Unverified facts in political speeches endangering Malaysian democracy - Analyst

17 Nov 2023 07:05am
Pix for illustration purpose only. - FILE PIX by Bernama
Pix for illustration purpose only. - FILE PIX by Bernama

SHAH ALAM – In a thought-provoking discourse on the current state of political information dissemination, a senior lecturer at Universiti Tunku Abdul Rahman has raised significant concerns about the impact of misinformation, especially among young voters and rural communities.

Highlighting the perils of unverified facts in political speeches, Afi Roshezry Abu Bakar stressed the dangerous trend of politicians fabricating or distorting facts, which often mislead the youth.

"Youngsters, influenced by MPs, often take these statements at face value, not questioning their veracity.

"This issue is particularly concerning, given the influence of such misinformation on new voters, including those under 18," the political science lecturer said.

His comments came amid Pas women's wing deputy chief who stood by her claims against DAP chairman Lim Guan Eng at a recent political rally, including that of cousinhood between his father, DAP veteran Tan Sri Lim Kit Siang, and the late Communist Party of Malaya leader Chin Peng.

The Kepala Batas MP also alleged that a number of DAP leaders were blood relations of the "Lim" family.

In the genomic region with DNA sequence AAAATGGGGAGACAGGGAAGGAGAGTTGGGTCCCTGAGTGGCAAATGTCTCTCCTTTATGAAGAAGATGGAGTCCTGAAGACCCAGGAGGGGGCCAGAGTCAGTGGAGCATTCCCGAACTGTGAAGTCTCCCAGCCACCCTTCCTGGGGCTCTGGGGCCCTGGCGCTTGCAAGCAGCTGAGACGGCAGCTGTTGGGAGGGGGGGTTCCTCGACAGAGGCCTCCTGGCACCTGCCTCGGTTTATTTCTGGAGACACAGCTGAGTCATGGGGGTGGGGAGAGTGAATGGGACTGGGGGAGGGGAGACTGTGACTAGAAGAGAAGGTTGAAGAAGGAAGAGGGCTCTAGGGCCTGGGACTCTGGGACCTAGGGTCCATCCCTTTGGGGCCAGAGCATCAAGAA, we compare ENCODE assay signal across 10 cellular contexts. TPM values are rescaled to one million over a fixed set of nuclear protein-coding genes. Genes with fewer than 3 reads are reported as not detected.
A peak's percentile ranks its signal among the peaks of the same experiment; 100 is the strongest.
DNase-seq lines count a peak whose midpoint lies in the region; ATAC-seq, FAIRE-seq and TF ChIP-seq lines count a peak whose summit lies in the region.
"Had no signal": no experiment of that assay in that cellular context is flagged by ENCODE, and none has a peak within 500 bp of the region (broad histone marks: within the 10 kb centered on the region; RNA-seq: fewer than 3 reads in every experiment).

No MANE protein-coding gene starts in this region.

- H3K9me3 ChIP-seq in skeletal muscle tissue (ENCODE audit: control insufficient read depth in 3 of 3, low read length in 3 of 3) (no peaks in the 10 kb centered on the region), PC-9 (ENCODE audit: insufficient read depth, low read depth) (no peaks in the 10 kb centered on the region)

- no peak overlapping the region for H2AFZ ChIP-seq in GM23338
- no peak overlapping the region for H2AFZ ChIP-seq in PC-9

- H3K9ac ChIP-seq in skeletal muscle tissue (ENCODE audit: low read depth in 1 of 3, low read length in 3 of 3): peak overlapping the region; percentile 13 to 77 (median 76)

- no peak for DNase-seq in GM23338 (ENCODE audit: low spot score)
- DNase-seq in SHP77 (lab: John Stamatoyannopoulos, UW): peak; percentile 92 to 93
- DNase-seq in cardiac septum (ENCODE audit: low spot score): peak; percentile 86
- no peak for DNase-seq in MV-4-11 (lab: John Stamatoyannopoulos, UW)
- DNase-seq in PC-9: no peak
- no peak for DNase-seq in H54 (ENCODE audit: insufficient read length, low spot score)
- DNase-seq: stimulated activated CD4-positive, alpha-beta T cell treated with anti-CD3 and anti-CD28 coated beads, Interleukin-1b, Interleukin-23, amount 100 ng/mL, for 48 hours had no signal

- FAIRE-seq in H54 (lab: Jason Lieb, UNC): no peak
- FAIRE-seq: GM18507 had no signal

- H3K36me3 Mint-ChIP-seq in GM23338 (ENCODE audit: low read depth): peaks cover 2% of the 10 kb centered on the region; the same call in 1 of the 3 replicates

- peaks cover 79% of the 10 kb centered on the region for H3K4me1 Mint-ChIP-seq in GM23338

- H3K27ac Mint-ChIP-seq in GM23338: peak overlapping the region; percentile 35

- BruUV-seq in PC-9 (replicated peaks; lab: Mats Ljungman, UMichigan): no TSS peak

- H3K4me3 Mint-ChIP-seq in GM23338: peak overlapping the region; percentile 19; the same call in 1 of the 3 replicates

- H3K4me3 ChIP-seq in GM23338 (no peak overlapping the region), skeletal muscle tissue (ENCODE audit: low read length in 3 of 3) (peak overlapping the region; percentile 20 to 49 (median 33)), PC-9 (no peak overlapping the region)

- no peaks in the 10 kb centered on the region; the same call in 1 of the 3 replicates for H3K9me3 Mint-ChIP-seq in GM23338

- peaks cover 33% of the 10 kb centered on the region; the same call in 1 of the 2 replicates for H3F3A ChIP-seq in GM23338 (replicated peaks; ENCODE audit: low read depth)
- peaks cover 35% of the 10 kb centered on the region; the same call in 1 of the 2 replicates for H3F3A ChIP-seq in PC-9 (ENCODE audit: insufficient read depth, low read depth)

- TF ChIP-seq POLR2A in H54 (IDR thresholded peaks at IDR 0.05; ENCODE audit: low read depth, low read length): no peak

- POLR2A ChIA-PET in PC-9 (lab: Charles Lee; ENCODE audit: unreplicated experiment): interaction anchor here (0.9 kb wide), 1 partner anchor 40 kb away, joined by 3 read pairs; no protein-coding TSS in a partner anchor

She also alleged that Kit Siang and his son Guan Eng were also cousins of late Singapore prime minister Lee Kuan Yew, and that Seputeh MP Teresa Kok was a cousin of Betty Chew, Guan Eng’s wife.

Mastura was questioned by the Federal Police, who classified her alleged statements under the crime investigation unit after police reports were lodged on her Nov 4 ceramah in Terengganu.

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On this, Afi stressed the importance of early political education.

"Political knowledge is often only gained at the university level, which is too late.

"We need to start this education from the grassroots," he argued.

This is crucial as social media platforms like TikTok become increasingly influential in shaping the political opinions and decisions of young voters.

His recent study on the impact of political memes, involving 400 respondents, revealed that these can significantly influence voter behavior.

This finding is particularly relevant for those in rural areas, who may lack access to diverse information sources and are thus more susceptible to misinformation.

"In rural areas, there's a communication gap and a lack of information, making residents vulnerable to manipulation," Afi added.

Reflecting on the recent state elections, he noted how accusations and misinformation were rapidly accepted as facts, citing Machiavelli's principle of 'the end justifies the means'.

"Lawmakers must not disseminate vague information under the guise of fact to gain or maintain power," he warned.

Authorities must be firm

Afi also called for government intervention to ensure the integrity of political discourse.

Applauding the efforts of Prime Minister Datuk Seri Anwar Ibrahim, he urged the government to take firm, non-populist measures to curb misinformation.

"Strict government action is essential, even if it's unpopular, to foster a politically educated society," he concluded, stressing the long-term consequences of neglecting this issue.